This summer he also created The Berrigan Freedom School, named for Catholic priest and peace activist Father Daniel Berrigan and his brothers Philip and Jerry Berrigan, to help churches and schools learn about the theory and practice of nonviolence. Clark also represented local clergy at recent justice demonstrations protesting and calling for its closure of the controversial Berks County Detention Center, which detains undocumented immigrant families.
David Piltz, a Certified Lay Minister and Coordinator of Youth and Young Adult Ministries for the conference, serves as part-time campus minister for Drexel University’s Open Door Christian Community. He and newly commissioned Deacon Diana Esposito, work as a team to provide “opportunities for students to share their ideas, thoughts and feelings regarding faith.”
They meet weekly on Tuesday evenings for a fellowship meal and worship. During this summer semester they have gathered instead for thought provoking, faith-based conversations over beverages at Saxby’s Drexel, the only completely student-run café in the country.
Piltz and Esposito are trying to build student leadership in promoting and operating the ministry, while also playing a more influential role in campus events and activities. Constant promotion—including a campus-wide cookout that served over 100 people— has increased weekly attendance at their fellowship dinners to over 40 people, but only some stay for worship. Yet, interest is growing, and several students, including non-Christians, have come seeking help with struggles over their faith, sense of purpose and identity.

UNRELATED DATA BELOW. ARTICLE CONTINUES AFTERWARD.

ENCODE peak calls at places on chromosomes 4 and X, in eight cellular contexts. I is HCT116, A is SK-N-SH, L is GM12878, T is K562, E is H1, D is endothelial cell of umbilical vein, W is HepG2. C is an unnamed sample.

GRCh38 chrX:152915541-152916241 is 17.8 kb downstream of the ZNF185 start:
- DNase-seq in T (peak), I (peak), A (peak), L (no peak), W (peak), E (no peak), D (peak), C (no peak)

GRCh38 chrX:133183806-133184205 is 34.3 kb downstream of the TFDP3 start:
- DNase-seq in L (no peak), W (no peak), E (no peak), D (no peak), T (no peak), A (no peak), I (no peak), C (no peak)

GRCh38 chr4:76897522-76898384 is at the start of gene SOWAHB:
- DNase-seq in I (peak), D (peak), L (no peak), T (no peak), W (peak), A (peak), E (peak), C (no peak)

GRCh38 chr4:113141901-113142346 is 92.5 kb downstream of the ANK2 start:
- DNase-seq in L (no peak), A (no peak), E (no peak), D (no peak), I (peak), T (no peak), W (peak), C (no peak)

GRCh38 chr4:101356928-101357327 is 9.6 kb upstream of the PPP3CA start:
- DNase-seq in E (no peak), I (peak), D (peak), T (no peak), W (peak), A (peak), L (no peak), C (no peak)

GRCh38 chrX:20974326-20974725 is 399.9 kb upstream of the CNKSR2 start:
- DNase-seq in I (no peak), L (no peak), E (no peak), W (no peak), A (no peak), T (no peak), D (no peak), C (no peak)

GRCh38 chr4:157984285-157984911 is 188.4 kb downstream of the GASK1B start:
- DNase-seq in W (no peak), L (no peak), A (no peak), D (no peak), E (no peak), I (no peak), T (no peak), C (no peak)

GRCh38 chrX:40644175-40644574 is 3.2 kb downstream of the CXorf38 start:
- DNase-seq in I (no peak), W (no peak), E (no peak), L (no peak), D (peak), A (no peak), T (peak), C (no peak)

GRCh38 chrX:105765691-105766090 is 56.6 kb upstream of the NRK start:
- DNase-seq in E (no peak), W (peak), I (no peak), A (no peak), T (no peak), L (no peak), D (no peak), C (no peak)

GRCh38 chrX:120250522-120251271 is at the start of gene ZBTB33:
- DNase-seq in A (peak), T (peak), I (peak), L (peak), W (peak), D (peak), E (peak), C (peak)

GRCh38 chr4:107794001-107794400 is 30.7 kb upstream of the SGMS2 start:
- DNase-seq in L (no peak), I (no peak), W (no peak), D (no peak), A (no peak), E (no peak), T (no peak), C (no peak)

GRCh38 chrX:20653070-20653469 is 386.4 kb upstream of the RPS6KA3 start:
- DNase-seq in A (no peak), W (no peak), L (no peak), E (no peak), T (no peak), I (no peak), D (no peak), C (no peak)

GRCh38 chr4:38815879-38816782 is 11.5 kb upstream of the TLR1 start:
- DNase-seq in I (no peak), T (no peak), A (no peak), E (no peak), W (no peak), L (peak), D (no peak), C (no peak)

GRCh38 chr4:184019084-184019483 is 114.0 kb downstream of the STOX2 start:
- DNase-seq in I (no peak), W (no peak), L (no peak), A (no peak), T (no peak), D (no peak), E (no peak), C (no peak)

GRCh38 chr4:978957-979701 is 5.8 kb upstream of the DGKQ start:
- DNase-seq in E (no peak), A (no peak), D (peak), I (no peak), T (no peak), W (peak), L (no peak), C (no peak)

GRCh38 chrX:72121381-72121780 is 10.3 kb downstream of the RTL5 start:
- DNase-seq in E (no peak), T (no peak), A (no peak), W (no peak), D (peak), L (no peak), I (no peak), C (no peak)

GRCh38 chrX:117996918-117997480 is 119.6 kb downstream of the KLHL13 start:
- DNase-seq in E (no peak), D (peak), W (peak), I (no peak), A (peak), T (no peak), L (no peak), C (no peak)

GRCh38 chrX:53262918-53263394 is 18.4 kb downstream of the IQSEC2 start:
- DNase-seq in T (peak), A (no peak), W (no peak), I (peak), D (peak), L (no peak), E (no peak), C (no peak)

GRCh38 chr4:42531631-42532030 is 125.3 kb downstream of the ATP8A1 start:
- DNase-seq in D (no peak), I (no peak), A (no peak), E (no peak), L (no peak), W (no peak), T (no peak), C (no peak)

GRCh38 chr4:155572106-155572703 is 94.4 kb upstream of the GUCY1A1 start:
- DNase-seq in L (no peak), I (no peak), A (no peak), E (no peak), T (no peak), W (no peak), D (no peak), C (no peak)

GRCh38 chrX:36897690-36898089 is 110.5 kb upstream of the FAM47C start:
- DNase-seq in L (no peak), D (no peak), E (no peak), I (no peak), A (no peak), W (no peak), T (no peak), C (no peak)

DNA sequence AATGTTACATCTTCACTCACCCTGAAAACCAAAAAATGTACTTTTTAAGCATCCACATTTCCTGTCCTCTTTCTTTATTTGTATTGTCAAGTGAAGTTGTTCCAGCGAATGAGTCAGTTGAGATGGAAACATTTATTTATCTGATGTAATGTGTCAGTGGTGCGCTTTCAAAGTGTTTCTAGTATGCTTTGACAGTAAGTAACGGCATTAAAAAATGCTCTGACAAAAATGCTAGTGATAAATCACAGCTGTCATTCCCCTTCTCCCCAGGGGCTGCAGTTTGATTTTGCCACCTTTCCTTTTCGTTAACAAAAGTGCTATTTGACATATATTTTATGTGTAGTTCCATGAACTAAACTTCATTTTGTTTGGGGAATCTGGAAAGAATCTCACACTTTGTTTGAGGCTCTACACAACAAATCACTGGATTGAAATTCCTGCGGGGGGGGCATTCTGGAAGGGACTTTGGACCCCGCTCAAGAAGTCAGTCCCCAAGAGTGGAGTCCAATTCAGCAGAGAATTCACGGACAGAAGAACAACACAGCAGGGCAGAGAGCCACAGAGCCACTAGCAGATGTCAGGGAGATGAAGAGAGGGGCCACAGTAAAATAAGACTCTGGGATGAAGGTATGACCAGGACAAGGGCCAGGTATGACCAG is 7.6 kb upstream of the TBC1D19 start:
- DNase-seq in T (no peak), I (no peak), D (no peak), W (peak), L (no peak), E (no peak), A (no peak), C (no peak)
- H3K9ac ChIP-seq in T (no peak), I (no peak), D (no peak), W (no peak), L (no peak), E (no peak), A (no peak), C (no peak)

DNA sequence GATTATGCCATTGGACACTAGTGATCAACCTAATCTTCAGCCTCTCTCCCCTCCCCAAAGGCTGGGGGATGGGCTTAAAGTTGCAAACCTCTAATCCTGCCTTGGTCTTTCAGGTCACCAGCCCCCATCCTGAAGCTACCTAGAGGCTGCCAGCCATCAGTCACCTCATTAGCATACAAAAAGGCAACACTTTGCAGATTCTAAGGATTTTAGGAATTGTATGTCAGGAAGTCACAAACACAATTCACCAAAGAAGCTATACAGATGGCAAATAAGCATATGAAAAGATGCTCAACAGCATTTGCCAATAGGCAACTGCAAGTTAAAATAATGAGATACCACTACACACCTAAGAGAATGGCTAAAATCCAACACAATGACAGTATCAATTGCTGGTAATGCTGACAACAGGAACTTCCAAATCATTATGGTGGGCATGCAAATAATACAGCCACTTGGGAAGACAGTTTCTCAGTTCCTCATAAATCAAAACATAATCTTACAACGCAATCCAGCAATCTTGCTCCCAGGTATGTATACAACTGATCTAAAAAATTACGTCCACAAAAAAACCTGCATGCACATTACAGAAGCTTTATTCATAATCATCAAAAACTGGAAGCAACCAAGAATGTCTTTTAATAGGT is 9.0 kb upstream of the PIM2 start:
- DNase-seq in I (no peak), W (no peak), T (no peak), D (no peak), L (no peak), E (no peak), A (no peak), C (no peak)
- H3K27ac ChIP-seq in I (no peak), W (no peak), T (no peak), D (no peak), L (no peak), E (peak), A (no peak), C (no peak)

“Our presence is being known and we are being sought out by students for faith discussions. That is an amazing blessing!” said Piltz. “We are making disciples for Jesus Christ by ensuring that the first step–knowing who Jesus is–is happening.” Piltz is working on his doctorate degree in marriage and family counseling and teaches the conference Laity Academy course in Emotional Intelligence.
All of these campus ministers and their student participants are helping fellow students seek not only higher learning but also a higher purpose grounded in faith, discipleship and supportive community. These are the lives we help nurture when we give to the offering that supports their ministries and when we celebrate students and church-campus relationships on Campus Ministry Sunday. Please give generously and remit half of your church’s special offering to the conference Treasurer’s office.